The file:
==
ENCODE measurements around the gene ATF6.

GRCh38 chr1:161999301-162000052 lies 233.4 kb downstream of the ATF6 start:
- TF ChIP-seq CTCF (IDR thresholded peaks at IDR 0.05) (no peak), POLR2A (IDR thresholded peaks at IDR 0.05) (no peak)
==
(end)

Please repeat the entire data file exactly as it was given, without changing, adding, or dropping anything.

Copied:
ENCODE measurements around the gene ATF6.

GRCh38 chr1:161999301-162000052 lies 233.4 kb downstream of the ATF6 start:
- TF ChIP-seq CTCF (IDR thresholded peaks at IDR 0.05) (no peak), POLR2A (IDR thresholded peaks at IDR 0.05) (no peak)